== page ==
“Now when they began to sing and to praise, the Lord set ambushes against the people of Ammon, Moab, and Mount Seir, who had come against Judah; and they were defeated” (2 Chronicles 20:22).
Gratitude by faith, for who He is, what He has done, and also what He is able to do, even as the Enemy is poised to strike can help to carry us on to God’s best for us.
2. The Downcast Psalmist
“As the deer pants for the water brooks, So pants my soul for You, O God. My soul thirsts for God, for the living God. When shall I come and appear before God?” (Psalm 42:1-2).
Have you ever felt this way? Here, the psalmist finds himself in a state of depression. He was away from the people of God and the house of God, which symbolically represented His presence. As you read through this psalm, you can almost feel the psalmist’s despondency as he speaks of his tears being his meat and the poring out of his soul as he remembers how things used to be. If it were not for one thing which he decided to do while in the throes of his despair, I can imagine that he may have been swept away in a flood of disconsolation:
“Why are you cast down, O my soul? And why are you disquieted within me? Hope in God, for I shall yet praise Him for the help of His countenance” (Psalm 42:5).
Once again, we see that this word “praise” is the word in the Hebrew that we spoke of previously. The psalmist here says in essence, I am away from the people and the house of God; I am lonely. But in spite of this, I am going to choose to thank God for who He is and for His presence that is with me nonetheless.
In these seasons of thanks, millions of people are lonely due to the loss of loved ones and other extenuating circumstances. For those who do not know the Lord, many choose to drown their sorrows or worse. For those who do know the Lord, the very thing that it seems makes no sense at all to do in the natural, is the very thing that must be done at all costs. We should keep in mind that this life we live in Christ is not a natural life — it is supernatural — and we are called to do the supernatural.
When the Enemy presses in and relates to you that you are no one, you have no one, and no one even cares, those lies should be all the incentive you need to spur you on to give thanks to the Lord. Some will say, “You just don’t know.” This is true; no one knows what you are facing — but God does. And though you may have to do it through gritted teeth and through bitter tears burning your eyes, you will find that giving thanks to the Lord for who He is, in the darkest of circumstances, will drive the gloom away.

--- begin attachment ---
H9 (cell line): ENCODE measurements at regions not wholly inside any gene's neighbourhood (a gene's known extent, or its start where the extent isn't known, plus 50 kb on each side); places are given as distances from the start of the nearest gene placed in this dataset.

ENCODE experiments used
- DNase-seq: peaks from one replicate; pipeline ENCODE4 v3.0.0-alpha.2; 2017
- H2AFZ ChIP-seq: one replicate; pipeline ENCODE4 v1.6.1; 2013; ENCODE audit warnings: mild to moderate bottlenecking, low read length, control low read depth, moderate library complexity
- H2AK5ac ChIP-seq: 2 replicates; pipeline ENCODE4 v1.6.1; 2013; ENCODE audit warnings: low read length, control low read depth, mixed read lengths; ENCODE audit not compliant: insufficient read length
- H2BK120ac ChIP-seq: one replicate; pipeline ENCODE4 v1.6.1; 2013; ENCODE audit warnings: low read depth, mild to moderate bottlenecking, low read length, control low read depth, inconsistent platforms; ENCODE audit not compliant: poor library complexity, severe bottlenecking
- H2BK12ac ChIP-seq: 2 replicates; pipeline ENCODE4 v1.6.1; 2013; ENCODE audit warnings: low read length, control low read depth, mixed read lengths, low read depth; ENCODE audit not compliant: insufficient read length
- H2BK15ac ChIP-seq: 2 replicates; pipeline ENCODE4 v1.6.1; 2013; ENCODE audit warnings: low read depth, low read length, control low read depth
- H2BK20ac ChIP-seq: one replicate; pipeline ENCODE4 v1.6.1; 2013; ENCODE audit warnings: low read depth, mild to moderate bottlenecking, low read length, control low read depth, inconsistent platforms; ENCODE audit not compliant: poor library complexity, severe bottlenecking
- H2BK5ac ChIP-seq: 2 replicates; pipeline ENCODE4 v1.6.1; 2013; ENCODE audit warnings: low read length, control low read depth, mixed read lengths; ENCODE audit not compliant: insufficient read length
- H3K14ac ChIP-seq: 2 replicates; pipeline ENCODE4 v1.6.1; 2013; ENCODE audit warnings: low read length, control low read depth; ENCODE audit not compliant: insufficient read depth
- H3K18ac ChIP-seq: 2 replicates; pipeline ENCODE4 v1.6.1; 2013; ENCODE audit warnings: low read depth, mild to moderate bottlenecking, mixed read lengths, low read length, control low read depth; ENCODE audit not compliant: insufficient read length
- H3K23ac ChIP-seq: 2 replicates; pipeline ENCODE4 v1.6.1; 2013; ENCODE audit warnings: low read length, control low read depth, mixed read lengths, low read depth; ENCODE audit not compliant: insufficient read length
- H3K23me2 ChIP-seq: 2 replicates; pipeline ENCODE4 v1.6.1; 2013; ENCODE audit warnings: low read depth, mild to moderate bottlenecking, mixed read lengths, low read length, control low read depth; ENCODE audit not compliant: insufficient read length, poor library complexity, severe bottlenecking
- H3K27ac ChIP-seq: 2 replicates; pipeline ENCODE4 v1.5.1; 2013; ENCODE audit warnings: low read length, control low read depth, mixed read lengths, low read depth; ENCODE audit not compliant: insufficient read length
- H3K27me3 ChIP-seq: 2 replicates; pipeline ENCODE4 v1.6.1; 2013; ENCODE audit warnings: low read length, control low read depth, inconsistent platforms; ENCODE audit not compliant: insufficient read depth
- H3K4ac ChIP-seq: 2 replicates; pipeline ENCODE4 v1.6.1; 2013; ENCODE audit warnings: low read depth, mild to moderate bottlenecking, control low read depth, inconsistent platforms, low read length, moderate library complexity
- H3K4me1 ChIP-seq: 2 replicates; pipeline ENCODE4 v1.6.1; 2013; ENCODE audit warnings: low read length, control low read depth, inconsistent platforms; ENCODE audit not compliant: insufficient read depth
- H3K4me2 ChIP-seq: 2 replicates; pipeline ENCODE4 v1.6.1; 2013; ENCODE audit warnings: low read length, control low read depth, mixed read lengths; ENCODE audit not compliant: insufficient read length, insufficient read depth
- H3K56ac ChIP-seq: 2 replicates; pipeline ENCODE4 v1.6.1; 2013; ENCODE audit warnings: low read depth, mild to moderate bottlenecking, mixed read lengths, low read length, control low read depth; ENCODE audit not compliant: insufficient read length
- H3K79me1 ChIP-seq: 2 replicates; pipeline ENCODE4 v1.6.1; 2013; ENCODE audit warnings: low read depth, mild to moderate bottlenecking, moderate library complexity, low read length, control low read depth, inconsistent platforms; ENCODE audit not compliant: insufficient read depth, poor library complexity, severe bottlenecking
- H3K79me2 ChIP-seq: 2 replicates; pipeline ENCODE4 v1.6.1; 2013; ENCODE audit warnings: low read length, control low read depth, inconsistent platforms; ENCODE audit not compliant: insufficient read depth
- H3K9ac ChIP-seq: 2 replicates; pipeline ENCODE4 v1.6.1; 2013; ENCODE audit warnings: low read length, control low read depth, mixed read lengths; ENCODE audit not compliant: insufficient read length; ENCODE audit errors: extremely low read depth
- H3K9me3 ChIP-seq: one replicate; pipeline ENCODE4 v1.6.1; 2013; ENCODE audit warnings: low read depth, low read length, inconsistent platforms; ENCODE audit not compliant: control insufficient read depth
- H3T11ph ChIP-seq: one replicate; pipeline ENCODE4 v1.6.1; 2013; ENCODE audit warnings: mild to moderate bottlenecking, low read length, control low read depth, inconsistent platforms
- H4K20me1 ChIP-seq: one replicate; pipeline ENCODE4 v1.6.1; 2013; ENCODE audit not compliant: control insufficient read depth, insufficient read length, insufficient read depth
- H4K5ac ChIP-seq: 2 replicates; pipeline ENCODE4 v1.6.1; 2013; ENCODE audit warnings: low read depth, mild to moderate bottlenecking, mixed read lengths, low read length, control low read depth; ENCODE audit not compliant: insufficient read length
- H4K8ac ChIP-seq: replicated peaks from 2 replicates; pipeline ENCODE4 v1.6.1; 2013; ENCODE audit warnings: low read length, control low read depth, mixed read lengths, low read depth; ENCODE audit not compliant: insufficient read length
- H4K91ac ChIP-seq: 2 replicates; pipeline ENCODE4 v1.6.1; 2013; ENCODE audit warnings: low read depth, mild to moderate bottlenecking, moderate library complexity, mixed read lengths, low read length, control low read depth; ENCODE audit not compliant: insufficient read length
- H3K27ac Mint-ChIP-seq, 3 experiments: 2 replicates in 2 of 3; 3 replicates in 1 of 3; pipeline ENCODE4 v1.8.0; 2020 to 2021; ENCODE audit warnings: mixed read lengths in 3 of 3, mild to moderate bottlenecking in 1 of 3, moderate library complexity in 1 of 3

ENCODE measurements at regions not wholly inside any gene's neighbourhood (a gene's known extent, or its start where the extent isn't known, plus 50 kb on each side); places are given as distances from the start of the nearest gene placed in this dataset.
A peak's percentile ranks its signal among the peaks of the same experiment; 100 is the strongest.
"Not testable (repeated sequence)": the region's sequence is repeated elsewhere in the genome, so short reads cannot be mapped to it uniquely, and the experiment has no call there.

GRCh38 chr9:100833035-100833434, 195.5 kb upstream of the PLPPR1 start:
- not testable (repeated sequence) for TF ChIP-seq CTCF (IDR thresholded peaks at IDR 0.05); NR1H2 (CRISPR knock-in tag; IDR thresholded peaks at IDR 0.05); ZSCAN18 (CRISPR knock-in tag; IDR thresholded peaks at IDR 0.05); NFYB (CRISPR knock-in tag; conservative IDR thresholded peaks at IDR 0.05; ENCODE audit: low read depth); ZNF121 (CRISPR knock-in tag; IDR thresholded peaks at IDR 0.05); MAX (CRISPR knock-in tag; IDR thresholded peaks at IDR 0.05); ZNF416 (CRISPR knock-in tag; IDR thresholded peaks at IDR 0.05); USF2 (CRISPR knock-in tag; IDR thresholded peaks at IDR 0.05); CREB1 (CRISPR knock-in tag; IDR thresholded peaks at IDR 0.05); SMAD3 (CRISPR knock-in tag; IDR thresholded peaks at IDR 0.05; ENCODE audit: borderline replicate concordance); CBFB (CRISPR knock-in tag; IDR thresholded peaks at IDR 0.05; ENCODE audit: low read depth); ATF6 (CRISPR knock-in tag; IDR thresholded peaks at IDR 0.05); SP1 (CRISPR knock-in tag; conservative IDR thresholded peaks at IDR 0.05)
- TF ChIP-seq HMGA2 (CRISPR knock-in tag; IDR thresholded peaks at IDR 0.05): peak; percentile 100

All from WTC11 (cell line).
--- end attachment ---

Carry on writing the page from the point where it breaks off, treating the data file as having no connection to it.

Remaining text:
“In everything give thanks; for this is the will of God in Christ Jesus for you” (1 Thessalonians 5:18).
3. The Ten Lepers
The story of the ten lepers is a shining example of the ingratitude that we spoke of earlier, but also shows us the necessity of giving thanks. As the ten lepers lifted up their voices asking for mercy from Jesus, He tells them to go and show themselves to the priest. Their obedience to that command resulted in their healing, because Scripture states that as they went, they were cleansed. But then we read:
“And one of them, when he saw that he was healed, turned back, and with a loud voice glorified God, and fell down on his face at his feet, giving him thanks: and he was a Samaritan. And Jesus answering said, ‘Were there not ten cleansed? But where are the nine? There are not found that returned to give glory to God, save this stranger’” (Luke 17:15-18).
When he saw that he was healed, he turned back. If you haven’t said thank you to the Lord today, or recently, do it now — go back and say thank you. Sometimes gratitude can be difficult thing for some, but when we recognize the magnitude of grace and mercy that the Lord has bestowed upon us, our hearts cry out with the psalmist:
“Praise the LORD, my soul; all my inmost being, praise his holy name. Praise the LORD, my soul, and forget not all his benefits — who forgives all your sins and heals all your diseases, who redeems your life from the pit and crowns you with love and compassion, who satisfies your desires with good things so that your youth is renewed like the eagle’s” (Psalm 103:1-5).
And yes, this word “praise” in Hebrew also means “thanks.” Let’s not be like the nine; let’s be like that one who returned. There is great blessing in acknowledging the goodness of God.
Photo credit: ©Getty Images/Kristen Prahl
Michael Jakes is a Bible teacher, and co-founder of That’s The Word! Ministries, a distinctly online Cross-centered outreach. He hosts several live weekly webcasts, including 'The Bible Speaks Live', 'The Cutting It Right Bible Study', and the 'Line By Line Webcast'. He has also authored three books, The Lights In The Windows, Churchified Or Sanctified?, and Living In Between Sundays. He and his wife Eddye have been married for over 40 years, and reside in New York. You can follow him on Facebook and Youtube , or listen to his podcasts on Spreaker.